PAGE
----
Posted in | Carbon Credit | Ecosystems

Oceanographers Propose a New Explanation for How the Ocean Absorbs and Stores Carbon

A study led by a team of top oceanographers in the world has put forward a new clarification for how the ocean absorbs and stores carbon, finding a solution to a mystery that has puzzled researchers for a long time.

Argo float being deployed off a ship. Credit: CSIRO Alicia Navidad

It is well known that carbon in the atmosphere is taken up by phytoplankton and carried to the ocean floor as the microscopic organisms die and get pulled down by gravity through the water.

However, scientists have found that this process—the biological gravitational pump (BGP)—cannot make up all of the carbon reaching the deep ocean, and also have investigated a series of other pathways that introduce a much broader variety of particles.

The review article published in the journal Nature, led by Institute for Marine and Antarctic Studies (IMAS) Professor Philip Boyd and including researchers from France and the United States, reports that the additional pathways called particle injection pumps (PIPs) introduce just as much carbon as the BGP.

Professor Boyd stated the study, based on a review of earlier research works and new modeling, could reform insights into how carbon reaches the seabed and what occurs while it is present.

Our study goes a long way to finally solving one of the real puzzles that oceanographers have grappled with for a number of years. The ocean stores huge amounts of carbon indirectly absorbed from the atmosphere and in doing so play a major role in moderating the climate impacts of anthropogenic carbon emissions. We can measure the sinking flux of carbon-rich particles and compare it with the gradient of dissolved inorganic carbon from low levels near the surface to high levels in the deep ocean. But until now we haven’t been able to ‘balance the books’ in explaining the mechanisms that transport and store carbon, as the BGP only explains around half of the carbon that is present.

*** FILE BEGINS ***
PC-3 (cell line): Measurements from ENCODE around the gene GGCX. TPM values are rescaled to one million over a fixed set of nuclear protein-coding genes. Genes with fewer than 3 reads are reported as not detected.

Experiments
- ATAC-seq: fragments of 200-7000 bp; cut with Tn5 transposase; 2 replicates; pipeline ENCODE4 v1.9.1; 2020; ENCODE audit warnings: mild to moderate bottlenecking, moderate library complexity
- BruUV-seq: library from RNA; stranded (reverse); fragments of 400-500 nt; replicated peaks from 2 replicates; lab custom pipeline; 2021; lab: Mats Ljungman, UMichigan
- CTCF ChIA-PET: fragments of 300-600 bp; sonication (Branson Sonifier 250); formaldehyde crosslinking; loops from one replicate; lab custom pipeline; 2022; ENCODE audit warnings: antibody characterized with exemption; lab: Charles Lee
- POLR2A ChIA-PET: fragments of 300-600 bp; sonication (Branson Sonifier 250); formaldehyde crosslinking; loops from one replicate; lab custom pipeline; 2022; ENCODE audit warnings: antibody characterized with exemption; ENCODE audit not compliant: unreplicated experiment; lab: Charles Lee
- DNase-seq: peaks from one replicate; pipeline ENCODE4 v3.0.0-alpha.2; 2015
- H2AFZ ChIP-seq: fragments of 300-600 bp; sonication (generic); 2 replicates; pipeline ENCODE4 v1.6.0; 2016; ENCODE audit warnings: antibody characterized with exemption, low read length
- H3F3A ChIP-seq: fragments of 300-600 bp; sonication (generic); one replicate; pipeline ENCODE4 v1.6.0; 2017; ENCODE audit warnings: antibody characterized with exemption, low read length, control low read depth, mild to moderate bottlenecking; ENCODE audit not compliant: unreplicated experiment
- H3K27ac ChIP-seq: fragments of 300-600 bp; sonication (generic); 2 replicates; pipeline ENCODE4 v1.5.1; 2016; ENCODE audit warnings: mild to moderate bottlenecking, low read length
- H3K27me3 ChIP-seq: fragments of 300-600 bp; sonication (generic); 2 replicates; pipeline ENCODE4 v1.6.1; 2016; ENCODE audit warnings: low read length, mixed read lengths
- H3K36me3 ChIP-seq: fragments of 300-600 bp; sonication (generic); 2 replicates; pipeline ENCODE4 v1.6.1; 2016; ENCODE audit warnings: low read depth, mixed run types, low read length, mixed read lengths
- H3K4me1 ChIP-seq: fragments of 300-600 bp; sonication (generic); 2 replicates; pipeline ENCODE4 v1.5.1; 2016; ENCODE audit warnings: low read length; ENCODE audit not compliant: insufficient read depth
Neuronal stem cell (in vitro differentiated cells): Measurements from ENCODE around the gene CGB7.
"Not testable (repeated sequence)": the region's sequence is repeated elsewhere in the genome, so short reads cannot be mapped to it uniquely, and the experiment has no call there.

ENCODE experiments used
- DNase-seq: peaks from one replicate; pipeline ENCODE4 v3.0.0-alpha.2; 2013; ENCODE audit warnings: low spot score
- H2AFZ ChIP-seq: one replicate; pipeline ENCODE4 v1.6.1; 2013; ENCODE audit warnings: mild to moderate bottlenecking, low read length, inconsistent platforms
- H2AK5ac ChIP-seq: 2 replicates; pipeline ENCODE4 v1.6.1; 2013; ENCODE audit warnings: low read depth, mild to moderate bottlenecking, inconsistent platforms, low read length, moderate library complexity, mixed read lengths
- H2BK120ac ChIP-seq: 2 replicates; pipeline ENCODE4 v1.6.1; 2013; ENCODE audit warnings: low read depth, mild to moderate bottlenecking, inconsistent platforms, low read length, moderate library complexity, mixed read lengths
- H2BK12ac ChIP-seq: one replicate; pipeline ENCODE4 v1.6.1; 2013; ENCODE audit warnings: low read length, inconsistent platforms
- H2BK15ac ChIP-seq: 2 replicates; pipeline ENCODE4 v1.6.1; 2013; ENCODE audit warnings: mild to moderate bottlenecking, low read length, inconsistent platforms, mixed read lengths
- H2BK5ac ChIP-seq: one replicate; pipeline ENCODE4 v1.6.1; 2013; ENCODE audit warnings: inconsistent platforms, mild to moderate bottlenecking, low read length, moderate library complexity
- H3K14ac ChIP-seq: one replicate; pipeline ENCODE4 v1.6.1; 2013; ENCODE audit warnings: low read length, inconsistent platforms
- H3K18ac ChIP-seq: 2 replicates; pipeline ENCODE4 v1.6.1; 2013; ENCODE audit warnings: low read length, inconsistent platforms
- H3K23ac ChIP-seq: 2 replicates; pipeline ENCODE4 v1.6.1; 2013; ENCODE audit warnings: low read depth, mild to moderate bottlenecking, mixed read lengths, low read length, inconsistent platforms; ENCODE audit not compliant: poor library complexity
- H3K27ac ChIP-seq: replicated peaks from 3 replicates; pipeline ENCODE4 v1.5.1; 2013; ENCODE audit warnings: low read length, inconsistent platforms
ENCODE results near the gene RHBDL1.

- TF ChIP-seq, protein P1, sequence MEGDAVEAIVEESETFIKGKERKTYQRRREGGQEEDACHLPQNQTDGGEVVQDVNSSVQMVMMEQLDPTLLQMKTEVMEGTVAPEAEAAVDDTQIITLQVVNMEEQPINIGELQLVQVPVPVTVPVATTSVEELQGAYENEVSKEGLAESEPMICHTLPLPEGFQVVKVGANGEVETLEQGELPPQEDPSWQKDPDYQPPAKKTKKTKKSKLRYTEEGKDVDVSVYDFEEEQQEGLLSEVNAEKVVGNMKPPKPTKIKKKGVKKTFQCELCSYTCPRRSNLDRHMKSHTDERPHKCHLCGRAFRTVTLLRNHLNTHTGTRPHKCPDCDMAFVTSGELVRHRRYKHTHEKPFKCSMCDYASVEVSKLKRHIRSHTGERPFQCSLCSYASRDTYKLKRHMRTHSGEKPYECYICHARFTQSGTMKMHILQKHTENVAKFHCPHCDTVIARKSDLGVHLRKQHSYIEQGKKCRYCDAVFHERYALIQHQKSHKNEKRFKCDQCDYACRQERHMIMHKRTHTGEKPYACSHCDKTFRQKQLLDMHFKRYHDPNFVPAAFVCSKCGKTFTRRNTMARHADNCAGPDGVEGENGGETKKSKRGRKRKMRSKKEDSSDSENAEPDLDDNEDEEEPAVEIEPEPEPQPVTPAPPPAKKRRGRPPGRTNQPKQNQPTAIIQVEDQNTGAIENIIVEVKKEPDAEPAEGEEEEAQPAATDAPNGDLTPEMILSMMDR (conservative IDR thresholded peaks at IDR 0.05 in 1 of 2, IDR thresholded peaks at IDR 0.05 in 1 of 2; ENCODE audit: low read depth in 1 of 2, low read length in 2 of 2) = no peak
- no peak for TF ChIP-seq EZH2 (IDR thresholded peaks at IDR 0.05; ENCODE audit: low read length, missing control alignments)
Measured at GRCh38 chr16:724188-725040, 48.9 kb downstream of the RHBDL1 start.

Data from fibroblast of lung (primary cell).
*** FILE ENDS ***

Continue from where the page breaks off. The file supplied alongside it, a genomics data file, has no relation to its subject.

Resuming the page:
Professor Philip Boyd, Institute for Marine and Antarctic Studies, University of Tasmania

According to Professor Boyd, new ocean observation technologies and the datasets they offer have revealed unparalleled detail in the way PIPs contribute to the carbon cycle.

PIPs are a range of physical and biological mechanisms that move carbon, including ocean eddies and zooplankton which feed on phytoplankton and excrete carbon-rich faeces as they migrate to deeper water. By combining the effects of the biological gravitational pump with PIPs we can, for the first time, balance the books and fully account for ocean carbon storage. This breakthrough is vital in allowing us to establish a baseline against which we can measure and understand future changes in ocean carbon and its effects on the global climate. It also highlights a number of areas that require further research, so we can better understand the mechanisms involved and their relative contribution to the ocean carbon cycle. The more we discover about the ocean the more we are coming to appreciate how complex and four dimensional it is, with multiple processes interacting and feeding back on each other over time. As the ocean is such a major influence on global climate it is vital that we improve our understanding of the multi-dimensional mechanisms at work.

Professor Philip Boyd, Institute for Marine and Antarctic Studies, University of Tasmania


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